How 'Project New Leaf' is unfolding at Cantigny Park in Wheaton
One of the best ways to enjoy Cantigny Park in Wheaton is a quiet stroll around a pond so pristine the water reflects the colorful landscape.
What's left of that calming scene today is a pond drained of its water and a muddy construction zone. But, thankfully, that jarring sight is only temporary.
Cantigny is transforming the area into an ecological pond garden as part of the first phase of a $25 million project that could take five to seven years. Park officials announced "Project New Leaf" in February as the "largest comprehensive" redesign of the gardens and museums since Cantigny opened in July 1958.
After years of planning, dramatic changes are taking shape around the 500-acre retreat.
"It's been completely thrilling to actually see the work starting to unfold," said Joy Kaminsky, Cantigny's horticulture director.
The renovations will not only enhance the park's beauty and historic character, but also make the grounds more accessible to visitors. Cantigny is replacing paths and building about 300 new parking spaces after years of growing attendance. About 367,000 people visited the park in 2016.
The project, privately funded by the Robert R. McCormick Foundation, also will plant hundreds of trees and install outdoor, energy-efficient lighting to allow the park to host evening events.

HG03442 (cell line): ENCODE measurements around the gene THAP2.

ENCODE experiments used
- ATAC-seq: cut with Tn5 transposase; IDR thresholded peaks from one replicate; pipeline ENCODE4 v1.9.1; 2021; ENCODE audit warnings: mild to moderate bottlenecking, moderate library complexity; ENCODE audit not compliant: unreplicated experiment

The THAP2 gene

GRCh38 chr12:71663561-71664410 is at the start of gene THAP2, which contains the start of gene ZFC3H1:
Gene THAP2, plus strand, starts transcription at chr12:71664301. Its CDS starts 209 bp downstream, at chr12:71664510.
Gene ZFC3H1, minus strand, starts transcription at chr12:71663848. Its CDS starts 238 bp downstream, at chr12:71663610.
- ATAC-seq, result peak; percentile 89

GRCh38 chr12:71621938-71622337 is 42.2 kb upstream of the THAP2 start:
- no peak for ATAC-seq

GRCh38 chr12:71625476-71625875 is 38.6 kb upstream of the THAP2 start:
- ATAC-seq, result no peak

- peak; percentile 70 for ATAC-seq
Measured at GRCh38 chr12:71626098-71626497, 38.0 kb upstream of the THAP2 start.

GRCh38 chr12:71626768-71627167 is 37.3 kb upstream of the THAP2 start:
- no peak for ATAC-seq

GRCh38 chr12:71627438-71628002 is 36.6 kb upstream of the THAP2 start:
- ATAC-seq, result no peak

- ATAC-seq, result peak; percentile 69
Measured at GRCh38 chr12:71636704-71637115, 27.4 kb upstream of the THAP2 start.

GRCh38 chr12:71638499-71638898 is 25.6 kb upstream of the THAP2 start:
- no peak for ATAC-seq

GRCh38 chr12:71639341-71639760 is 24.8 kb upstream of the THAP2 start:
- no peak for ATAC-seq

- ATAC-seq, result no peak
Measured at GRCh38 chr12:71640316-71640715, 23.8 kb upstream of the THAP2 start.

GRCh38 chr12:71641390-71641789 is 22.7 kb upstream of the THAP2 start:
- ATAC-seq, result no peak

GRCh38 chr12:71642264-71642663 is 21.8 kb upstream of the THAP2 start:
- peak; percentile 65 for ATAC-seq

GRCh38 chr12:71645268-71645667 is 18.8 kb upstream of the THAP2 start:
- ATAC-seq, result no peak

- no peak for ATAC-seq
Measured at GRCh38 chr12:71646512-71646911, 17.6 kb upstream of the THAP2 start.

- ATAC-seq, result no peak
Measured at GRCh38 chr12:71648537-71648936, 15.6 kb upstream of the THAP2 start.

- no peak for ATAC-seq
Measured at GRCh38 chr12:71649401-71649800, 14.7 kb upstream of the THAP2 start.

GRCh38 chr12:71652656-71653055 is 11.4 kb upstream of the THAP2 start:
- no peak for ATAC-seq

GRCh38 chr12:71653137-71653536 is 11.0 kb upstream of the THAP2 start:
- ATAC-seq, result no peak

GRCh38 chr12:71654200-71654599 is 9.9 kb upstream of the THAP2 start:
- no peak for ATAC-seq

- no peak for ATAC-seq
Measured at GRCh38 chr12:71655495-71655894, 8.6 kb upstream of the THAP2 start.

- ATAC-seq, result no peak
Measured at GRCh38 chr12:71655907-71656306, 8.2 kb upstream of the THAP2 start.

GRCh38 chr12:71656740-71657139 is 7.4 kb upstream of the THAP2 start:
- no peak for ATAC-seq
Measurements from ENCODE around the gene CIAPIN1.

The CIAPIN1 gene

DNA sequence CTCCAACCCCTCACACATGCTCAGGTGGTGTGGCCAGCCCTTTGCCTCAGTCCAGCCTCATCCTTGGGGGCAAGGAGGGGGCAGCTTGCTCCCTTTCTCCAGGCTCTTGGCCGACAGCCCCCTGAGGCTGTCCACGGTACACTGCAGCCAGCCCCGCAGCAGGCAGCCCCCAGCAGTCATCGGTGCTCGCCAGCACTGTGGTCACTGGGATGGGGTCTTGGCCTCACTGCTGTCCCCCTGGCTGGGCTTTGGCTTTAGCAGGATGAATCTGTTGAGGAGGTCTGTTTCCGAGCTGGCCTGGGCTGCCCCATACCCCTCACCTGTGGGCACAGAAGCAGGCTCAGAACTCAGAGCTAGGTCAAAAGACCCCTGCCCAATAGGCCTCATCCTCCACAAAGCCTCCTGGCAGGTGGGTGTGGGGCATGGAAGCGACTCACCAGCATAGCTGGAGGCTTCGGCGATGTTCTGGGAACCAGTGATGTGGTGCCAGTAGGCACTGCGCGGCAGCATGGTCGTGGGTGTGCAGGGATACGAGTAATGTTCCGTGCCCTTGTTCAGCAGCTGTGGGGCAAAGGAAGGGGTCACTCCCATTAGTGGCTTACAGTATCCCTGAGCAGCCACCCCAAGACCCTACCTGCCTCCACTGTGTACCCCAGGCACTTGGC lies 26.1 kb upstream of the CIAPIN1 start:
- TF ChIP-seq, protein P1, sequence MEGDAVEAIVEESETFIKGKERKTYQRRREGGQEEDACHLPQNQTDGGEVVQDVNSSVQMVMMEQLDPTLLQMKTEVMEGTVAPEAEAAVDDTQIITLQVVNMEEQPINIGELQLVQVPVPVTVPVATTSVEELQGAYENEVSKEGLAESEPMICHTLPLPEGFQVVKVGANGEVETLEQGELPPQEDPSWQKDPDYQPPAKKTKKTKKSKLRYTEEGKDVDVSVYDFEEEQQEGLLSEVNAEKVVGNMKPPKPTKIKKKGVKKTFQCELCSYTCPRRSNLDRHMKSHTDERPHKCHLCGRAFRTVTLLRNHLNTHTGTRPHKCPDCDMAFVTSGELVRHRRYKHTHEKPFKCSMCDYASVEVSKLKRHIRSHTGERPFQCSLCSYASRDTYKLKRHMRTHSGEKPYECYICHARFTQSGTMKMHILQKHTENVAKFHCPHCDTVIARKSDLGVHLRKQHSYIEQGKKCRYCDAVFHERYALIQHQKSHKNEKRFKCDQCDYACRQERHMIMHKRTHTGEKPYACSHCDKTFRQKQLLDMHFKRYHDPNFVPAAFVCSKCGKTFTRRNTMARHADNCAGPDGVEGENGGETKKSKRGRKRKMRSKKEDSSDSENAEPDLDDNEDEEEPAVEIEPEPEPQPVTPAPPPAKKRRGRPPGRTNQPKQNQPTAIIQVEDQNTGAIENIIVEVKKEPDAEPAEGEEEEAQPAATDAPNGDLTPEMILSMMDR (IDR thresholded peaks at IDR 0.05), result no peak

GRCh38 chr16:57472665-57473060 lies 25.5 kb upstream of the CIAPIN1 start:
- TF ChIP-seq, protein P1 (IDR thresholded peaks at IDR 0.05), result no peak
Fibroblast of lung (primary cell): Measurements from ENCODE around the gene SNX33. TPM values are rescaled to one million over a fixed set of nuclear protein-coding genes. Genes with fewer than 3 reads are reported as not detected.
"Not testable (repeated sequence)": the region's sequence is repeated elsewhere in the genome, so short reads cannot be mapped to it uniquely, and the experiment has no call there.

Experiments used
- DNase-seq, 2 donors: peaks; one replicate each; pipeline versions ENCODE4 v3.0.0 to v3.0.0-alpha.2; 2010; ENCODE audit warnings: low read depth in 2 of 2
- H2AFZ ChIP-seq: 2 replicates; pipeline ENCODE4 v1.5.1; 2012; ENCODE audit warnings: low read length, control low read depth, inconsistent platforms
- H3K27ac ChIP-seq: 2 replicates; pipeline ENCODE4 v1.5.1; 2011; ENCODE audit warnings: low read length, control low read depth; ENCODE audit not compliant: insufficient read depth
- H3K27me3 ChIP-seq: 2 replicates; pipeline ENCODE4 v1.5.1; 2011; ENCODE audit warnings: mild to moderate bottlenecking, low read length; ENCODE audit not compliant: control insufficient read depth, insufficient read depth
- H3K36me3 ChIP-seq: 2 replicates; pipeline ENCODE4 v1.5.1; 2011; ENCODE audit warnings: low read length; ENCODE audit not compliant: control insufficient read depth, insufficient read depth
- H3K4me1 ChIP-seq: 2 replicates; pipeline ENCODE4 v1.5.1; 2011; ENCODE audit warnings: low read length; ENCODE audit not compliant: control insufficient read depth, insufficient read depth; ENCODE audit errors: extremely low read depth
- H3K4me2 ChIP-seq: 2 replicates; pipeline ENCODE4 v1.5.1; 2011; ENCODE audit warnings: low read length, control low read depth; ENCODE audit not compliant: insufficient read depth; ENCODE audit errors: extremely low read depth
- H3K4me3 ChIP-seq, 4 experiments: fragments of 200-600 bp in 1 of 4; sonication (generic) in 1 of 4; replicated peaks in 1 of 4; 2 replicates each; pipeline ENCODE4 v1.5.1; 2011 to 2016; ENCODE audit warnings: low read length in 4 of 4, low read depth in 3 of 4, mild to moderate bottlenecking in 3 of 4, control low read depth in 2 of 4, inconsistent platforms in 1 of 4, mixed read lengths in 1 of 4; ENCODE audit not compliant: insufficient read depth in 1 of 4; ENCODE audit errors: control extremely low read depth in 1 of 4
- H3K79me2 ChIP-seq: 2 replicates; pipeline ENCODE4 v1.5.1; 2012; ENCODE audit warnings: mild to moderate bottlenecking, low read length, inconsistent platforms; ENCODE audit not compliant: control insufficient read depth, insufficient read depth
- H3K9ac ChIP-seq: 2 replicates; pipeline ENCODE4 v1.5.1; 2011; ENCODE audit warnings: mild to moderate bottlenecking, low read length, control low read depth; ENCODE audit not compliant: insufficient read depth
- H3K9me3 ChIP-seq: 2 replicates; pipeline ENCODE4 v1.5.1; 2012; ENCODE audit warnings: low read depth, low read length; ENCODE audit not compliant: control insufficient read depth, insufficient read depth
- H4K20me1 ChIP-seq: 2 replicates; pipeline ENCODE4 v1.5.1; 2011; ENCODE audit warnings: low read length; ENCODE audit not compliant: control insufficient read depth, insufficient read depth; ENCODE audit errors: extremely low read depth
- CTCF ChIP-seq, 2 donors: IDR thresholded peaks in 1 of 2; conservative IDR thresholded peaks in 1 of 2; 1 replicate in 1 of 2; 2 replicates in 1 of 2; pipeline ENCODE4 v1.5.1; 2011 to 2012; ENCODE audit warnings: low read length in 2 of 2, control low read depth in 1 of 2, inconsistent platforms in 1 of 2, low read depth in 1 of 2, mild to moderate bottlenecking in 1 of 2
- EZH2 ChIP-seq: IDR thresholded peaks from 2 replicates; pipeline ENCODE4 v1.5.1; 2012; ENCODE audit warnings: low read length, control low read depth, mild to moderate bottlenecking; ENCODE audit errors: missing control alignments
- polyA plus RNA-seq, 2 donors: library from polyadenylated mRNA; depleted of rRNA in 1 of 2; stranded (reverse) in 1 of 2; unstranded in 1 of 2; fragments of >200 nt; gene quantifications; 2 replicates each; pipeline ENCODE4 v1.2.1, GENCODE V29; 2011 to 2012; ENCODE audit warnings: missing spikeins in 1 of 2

"We're anxious to open the park up to a whole new audience," Executive Director Matt LaFond said.
The first phase of construction -- running through 2018 -- is proceeding on schedule. The park will remain open during the project with temporary closures of some areas.
This year, Kaminsky and her staff are slated to recreate a functioning wetland around the shores of the pond that will be refilled by rain water and runoff from the roads and gardens. To expand the pond garden west of the Robert R. McCormick Museum, crews are relocating an employee parking lot further north.
Showy flowers -- southern blue flag iris, pickerel weed, broad-leaved arrowhead, yellow marsh marigold -- and grasses or grasslike plants -- will take root. Wetland plants can take up or breakdown toxic elements or compounds through a process called phytoremediation, Cantigny horticulturists say. That means their selection of plants will help clean the water of heavy metals, petrochemicals and other hazards before returning to watersheds.
A new boardwalk and seating also will draw visitors closer to the edge of the pond. And a gazebo will move a short distance in the next few weeks. Fish were relocated to ponds at Cantigny Golf.
The newly designed pond garden could reopen late this year. In display gardens, horticulturists will put in shrubs throughout the fall to form a green backdrop for new flowers.
In spring 2018, 74 trees, a diverse mix of red oak varieties, will be planted in parallel rows from the front entrance of the Visitors Center south to the First Division Museum.
That new feature is inspired by an allée, or walkway, lined with trees planted by Col. Robert McCormick, the famed Chicago Tribune publisher, outside his mansion, built in 1896 by his grandfather Joseph Medill.
McCormick fought in the Battle of Cantigny during World War I, returned home and renamed his estate after the French village.
On the opposite side of the park from the pond, First Division Museum is expected to reopen after a nearly yearlong, $8 million renovation Aug. 26. The museum also will mark the centennial of the Army's "Big Red One" during the unveiling celebration.